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The Vacuole

Functions of a vacuole
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Maintain cell shape
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The large concentrations of ions inside the vacuole cause water to accumulate

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Provide strength for non woody plants Temporary storage areas for ions

CYTOSKELETON
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Network of fibers that extend throughout the cytoplasm for support Types:
•! Microtubules – involved in the addition of cellulose to the cell wall; make up the spindle fibers; cilia and flagella and other hair-like extensions of the cell •! Microfilaments – responsible for cytoplasmic streaming

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CELL WALL
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Comparatively rigid supporting wall exterior to the plasma membrane in plants, fungi, prokaryotes, certain protists

Cellulose Fibers in a Cell Wall

Layers of the Plant Cell Wall

Plasma membrane of cell 1

Cell 1

Secondary cell wall of cell 1 Primary cell wall of cell 1 Middle lamella Primary cell wall of cell 2 Secondary cell wall of cell 2 Plasma membrane of cell 2

Cell 2
Fig. 3-11, p. 56

Plasmodesmata

Cell walls of two cells Cell 1 Plasmodesmata Desmotubule Plasma membranes

Smooth ER

Cell 2

Fig. 3-12, p. 57

LEARNING OBJECTIVE 3

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Summarize the similarities and differences between plant cells and animal cells

Plant and Animal Cells
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Structures in common
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Plasma membrane Nucleus mitochondria Ribosomes ER Golgi apparatus Cytoskeleton

Plant and Animal Cells

Plant and Animal Cells
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Found in plant cells only
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Plastids Cell walls Large vacuoles

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Found in animal cells only
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Centrioles Lysosomes

Plant and Animal Cells

LEARNING OBJECTIVE 4

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Explain the basic structure of the fluid mosaic model of a membrane

KEY TERMS
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FLUID MOSAIC MODEL
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Current model for the structure of the plasma membrane and other cell membranes in which protein molecules “float” in a fluid phospholipid bilayer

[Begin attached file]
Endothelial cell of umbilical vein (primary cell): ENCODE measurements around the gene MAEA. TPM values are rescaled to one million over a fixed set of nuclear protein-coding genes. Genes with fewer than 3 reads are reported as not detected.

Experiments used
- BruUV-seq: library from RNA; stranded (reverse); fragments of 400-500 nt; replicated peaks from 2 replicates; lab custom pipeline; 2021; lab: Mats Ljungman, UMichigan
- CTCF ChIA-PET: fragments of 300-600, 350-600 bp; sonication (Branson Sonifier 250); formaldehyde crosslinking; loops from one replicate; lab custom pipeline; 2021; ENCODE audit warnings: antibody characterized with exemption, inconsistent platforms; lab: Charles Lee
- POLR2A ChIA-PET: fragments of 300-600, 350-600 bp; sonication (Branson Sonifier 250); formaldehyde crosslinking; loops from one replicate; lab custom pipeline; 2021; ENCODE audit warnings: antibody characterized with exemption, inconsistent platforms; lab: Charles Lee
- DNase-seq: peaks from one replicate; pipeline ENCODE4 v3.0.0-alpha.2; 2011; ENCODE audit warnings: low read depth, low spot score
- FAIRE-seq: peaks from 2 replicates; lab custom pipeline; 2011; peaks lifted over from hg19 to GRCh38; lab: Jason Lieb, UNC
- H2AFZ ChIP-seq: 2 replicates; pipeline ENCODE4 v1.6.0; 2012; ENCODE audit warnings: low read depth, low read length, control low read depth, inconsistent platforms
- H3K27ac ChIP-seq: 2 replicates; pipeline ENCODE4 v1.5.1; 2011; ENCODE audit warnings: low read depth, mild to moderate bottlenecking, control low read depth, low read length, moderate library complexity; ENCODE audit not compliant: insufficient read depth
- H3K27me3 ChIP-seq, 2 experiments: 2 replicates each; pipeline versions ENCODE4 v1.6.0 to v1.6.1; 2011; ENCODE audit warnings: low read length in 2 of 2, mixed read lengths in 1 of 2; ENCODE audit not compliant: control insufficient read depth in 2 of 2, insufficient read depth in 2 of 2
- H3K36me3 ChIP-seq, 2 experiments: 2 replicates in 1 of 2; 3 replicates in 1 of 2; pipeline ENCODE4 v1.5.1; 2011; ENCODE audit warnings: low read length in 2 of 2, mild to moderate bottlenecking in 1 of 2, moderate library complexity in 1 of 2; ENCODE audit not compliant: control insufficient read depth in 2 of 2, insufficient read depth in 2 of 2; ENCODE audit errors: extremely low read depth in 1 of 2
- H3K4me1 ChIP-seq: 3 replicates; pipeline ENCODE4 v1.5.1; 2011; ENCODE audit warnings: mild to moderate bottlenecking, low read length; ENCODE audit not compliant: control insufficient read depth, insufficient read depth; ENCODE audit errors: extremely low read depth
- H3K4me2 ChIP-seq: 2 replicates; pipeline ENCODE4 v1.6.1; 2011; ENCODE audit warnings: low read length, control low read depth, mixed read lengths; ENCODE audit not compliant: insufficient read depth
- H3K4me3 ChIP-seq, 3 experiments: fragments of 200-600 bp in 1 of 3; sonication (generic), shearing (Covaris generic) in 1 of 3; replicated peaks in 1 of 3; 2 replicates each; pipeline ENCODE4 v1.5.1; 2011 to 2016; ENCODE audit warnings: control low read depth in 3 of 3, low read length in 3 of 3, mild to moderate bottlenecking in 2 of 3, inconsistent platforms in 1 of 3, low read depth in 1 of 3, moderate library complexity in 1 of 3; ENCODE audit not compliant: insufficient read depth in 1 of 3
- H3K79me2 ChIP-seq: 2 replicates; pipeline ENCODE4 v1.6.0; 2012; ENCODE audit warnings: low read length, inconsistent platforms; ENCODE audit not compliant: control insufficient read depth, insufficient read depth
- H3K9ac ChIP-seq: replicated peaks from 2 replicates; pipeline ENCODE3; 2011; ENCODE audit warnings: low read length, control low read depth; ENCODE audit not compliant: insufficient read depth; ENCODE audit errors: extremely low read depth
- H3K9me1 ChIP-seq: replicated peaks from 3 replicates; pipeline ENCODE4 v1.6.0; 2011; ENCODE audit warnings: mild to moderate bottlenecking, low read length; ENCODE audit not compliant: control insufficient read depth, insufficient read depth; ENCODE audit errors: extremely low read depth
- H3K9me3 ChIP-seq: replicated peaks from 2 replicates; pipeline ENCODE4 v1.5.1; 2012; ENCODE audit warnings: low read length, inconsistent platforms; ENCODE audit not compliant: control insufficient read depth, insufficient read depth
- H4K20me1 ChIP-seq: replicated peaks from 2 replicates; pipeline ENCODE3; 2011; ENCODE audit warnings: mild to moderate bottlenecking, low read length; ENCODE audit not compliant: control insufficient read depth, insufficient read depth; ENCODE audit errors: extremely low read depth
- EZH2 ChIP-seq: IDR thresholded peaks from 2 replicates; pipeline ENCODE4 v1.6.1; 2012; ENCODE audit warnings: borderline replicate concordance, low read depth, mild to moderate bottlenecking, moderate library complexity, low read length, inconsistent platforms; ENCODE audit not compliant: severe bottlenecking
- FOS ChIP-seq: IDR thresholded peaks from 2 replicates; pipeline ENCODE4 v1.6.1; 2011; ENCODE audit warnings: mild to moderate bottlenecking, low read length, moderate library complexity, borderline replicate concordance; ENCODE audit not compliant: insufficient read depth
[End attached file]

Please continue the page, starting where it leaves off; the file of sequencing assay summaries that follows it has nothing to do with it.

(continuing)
Membrane Structure

Phospholipid Bilayer
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Nonpolar, hydrophillic fatty acid chains of phospholipids project into interior of the double-layered membrane Polar, hydrophobic heads located on two surfaces of the double-layered membrane

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Membrane protein Lipid bilayer

Outside cell

Hydrophilic heads Hydrophobic tails (fatty acid chains) Hydrophilic heads

Water

Inside cell

Water
Fig. 3-13, p. 58

LEARNING OBJECTIVE 5

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Define the following processes that are important to the cell: diffusion, osmosis, facilitated diffusion, and active transport

KEY TERMS
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DIFFUSION
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Net movement of particles (atoms, molecules, or ions) along a concentration gradient from an area of higher concentration to an area of lower concentration

Diffusion

KEY TERMS
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OSMOSIS
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Net movement of water (principle solvent in biological systems) by diffusion through a selectively permeable membrane

Osmotic Terminology

Turgor Pressure

Fig. 3-15 (1), p. 60

Plasma membrane

Nucleus Vacuole

Vacuole Vacuolar membrane (tonoplast) Cytoplasm Plasma membrane
(c) After a brief period, the begonia is completely wilted (the cells have lost their turgor pressure). Eventually, the plant dies.

(a) In hypotonic surroundings, the vacuole fills with water, but the rigid cell wall prevents the cell from expanding. The cells of this begonia are turgid.

(b) After a salt solution (that is, a hypertonic solution) is added to the pot, the cells lose water, and their cytoplasm shrinks. The plant begins to wilt.

Fig. 3-15 (2), p. 60

Facilitated Diffusion
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A carrier protein helps move a material across a membrane in the direction of the concentration gradient, from high to low concentration

Active Transport
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Energy is expended to move a material against the concentration gradient, from low to high concentration

Diffusion, Facilitated Diffusion, and Active Transport

(a) Simple High diffusion Concentration gradient

(b) Facilitated diffusion Outside cell

Plasma membrane

Low

Carrier proteins

ATP Energy required

Inside cell

(a,b) Passive transport

(c) Active transport

Fig. 3-16, p. 61

Animation: Common Eukaryotic Organelles

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Animation: The Endomembrane System

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Animation: Cell Membranes

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Animation: Plant Cell Walls

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Animation: Osmosis Experiment